While each of these is not, in and of themselves, proof of a movement, they do point to a growing awareness and appreciation of do-it-yourself (DIY) types. And with that spirit of DIY, many powerful and ground-breaking companies were formed 100+ years ago and continue to form today.

After I put the word out about this blog, I received over 200 emails from makers of all types. This new conversation is expanding my definition of a maker and I hope this blog will help us uncover and discover the talent in individual and teams doing amazing things. So, I invite you to contact me and share the stories of the makers, DIYers, inventors, and craftspeople that are changing our economy and our lives.

–This post originally appeared on Forbes in October 2011 and has been updated here.

RAPID2017, 3DRV, And A Future In 3D Tech

As many of my Forbes readers know, I write about a variety of tech, but primarily 3D-related tech. News is important, but my primary focus is to look at how trends and opportunities emerge from the 3D printing and 3D scanning industries. Over these last six, intense years, like many of you, we have witnessed many amazing things involving 3D tech. I research and cover other gear/hardware advances, the cloud, mobile, and such, but it has been thrilling and an honor to see 5.5 Million views on my Forbes channel and thousands elsewhere driven by an interest in this amazing, game-changing tech.

My deepest thanks to each of you. Truly.

It is always exciting to get a chance to meet in person — as we will be doing very shortly in Pittsburgh at the annual RAPID + TCT #3DPrinting event. So, track me down if you are at the event so we can put faces and a handshake or hug to an online profile or name! Easiest way to find me at the show — message me on TJ McCue on Twitter or TJ_McCue on Instagram or track me on the Facebook Page for Refine Digital. Whew.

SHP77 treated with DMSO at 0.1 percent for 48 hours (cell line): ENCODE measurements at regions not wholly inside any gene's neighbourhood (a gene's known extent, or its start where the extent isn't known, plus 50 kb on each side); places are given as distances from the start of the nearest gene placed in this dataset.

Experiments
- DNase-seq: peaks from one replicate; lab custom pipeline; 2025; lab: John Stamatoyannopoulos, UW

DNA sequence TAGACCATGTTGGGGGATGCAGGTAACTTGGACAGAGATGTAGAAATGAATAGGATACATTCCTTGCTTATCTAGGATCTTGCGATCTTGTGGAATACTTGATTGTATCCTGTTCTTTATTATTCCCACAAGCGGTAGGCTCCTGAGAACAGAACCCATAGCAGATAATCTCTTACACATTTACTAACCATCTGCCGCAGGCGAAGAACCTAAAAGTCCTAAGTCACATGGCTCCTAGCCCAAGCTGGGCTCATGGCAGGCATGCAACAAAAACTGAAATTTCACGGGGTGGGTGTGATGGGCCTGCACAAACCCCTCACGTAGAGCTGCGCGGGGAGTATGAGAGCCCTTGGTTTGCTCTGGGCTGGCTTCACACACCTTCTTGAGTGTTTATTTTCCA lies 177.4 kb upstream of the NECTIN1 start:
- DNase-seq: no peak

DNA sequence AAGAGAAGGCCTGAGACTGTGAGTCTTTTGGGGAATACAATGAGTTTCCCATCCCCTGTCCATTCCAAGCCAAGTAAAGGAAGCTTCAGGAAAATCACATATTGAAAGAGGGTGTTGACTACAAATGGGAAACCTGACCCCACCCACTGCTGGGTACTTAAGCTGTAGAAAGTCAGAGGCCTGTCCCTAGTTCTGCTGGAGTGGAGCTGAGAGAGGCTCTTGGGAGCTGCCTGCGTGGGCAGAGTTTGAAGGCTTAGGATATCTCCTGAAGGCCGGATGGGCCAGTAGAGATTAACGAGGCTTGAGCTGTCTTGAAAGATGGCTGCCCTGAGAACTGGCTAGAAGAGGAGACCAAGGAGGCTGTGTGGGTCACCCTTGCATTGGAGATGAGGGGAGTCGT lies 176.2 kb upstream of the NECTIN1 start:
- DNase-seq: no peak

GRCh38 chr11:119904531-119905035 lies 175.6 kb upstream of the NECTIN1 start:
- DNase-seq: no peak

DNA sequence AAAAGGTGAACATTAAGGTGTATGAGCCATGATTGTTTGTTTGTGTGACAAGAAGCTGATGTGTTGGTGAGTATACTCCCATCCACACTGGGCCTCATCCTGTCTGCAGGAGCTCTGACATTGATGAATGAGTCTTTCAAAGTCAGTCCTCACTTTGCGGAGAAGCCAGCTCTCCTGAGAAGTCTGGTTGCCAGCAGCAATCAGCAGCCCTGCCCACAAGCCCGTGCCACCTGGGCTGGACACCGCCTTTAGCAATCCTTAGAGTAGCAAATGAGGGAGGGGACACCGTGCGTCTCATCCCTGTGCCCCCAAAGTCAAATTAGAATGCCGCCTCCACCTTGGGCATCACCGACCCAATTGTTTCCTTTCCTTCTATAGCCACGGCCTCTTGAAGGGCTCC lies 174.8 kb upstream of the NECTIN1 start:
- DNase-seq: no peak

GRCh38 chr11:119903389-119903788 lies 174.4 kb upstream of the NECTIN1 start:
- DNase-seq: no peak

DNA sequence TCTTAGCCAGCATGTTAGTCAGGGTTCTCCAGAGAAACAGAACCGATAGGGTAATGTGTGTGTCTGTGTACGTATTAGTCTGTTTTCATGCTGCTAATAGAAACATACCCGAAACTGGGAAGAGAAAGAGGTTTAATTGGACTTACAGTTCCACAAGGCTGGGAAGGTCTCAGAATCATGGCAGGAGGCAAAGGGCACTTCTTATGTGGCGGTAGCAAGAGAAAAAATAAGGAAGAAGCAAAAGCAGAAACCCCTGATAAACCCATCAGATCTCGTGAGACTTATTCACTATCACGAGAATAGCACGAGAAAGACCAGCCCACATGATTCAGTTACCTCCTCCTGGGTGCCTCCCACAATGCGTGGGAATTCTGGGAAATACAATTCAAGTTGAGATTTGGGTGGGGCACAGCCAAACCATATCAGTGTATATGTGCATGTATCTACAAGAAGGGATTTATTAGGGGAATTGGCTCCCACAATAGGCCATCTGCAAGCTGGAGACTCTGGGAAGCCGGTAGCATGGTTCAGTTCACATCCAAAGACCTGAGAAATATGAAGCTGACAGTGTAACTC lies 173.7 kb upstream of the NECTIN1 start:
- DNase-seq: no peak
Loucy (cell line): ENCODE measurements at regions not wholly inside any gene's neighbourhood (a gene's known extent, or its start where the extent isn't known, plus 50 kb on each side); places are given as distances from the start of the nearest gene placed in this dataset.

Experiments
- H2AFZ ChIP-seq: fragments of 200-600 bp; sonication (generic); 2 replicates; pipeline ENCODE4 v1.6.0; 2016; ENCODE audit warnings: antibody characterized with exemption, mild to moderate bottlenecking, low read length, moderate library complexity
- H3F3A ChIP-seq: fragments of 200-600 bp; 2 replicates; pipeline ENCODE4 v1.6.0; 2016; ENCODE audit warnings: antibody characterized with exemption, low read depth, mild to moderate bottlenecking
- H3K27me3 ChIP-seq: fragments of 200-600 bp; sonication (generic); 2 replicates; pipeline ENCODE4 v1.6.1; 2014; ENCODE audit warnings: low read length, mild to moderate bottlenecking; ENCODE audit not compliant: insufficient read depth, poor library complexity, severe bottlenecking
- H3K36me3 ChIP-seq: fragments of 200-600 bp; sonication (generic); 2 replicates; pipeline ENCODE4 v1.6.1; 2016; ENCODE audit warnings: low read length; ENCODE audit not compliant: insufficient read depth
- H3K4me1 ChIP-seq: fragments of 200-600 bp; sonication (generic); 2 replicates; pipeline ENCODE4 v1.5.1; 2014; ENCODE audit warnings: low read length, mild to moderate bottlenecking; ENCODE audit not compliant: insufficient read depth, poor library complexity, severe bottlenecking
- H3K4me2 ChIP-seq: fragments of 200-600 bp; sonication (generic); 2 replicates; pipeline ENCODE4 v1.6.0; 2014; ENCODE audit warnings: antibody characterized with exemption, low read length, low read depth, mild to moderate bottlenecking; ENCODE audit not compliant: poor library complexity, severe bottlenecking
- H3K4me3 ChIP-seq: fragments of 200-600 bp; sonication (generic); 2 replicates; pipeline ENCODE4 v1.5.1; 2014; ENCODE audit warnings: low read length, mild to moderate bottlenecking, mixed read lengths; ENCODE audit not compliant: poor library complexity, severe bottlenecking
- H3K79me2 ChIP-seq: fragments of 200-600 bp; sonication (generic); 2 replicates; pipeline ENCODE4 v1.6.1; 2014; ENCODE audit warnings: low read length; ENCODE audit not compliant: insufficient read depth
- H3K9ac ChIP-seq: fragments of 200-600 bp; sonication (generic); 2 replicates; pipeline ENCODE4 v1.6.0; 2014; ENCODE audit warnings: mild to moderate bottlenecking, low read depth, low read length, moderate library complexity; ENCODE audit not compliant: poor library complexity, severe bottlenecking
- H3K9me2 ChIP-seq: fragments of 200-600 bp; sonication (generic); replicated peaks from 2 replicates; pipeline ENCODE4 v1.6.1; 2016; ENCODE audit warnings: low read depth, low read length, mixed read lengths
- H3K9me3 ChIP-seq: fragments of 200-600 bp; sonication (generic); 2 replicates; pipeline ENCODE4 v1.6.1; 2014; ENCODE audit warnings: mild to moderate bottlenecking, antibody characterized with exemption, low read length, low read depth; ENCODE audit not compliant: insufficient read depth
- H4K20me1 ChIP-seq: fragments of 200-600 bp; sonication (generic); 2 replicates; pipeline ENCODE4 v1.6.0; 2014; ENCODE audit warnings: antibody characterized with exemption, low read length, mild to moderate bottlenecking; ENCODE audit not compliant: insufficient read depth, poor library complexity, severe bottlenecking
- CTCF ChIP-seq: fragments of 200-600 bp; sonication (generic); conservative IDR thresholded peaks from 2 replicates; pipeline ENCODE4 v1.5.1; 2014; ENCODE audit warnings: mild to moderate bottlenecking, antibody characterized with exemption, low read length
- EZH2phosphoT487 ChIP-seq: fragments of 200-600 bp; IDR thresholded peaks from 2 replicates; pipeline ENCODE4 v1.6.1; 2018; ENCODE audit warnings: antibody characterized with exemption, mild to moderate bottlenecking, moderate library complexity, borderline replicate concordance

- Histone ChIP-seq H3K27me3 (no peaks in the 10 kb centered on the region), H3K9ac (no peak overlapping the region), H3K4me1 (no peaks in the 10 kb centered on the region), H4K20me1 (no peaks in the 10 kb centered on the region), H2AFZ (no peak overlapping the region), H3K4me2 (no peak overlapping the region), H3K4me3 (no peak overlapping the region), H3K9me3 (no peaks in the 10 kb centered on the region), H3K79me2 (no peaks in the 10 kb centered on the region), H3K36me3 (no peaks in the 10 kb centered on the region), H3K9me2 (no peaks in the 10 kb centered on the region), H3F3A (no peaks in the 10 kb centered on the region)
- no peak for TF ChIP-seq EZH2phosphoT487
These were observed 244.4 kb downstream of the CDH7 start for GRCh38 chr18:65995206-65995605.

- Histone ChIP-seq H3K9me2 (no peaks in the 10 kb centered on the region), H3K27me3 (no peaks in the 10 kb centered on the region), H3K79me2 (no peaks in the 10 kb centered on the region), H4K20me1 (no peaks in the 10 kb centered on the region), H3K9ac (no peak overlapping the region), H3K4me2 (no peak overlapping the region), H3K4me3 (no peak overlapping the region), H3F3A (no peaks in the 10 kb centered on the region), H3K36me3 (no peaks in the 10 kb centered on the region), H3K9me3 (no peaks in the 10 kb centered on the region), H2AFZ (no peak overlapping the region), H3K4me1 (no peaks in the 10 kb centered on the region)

You can read other posts related to 3D below, including my wife and son’s blog —
Mini3DRV.com that told the story of our 2014 national roadtrip adventure in 3D Printing and 3D Scanning called 3DRV (and I explain 3DRV here — what it was and still is, to me).

Thinking In 3D – Conversation In Motion

Latest Forbes post on RAPID + TCT 2017 Event To Demonstrate $6 Billion 3D Printing Industry Strength which I will be updating here on RefineDigital.com as I attend RAPID 2017 and meet with many of you.

And if you are just bored, you can watch this slightly goofy video when a guy has just a bit too much time on his hands and his true, deeply loved wife and son are not yet home…

TJ McCue Heading to RAPID 3D Printing Event 2017 from TJ McCue on Vimeo.

Refine Digital continues to provide marketing, content marketing, and research for tech companies, many, but not all in 3D. We continue to build the GoExplore3D project responding to what the market tells us — which means a focus on educators/education and small urban manufacturers. More on the renewed effort shortly.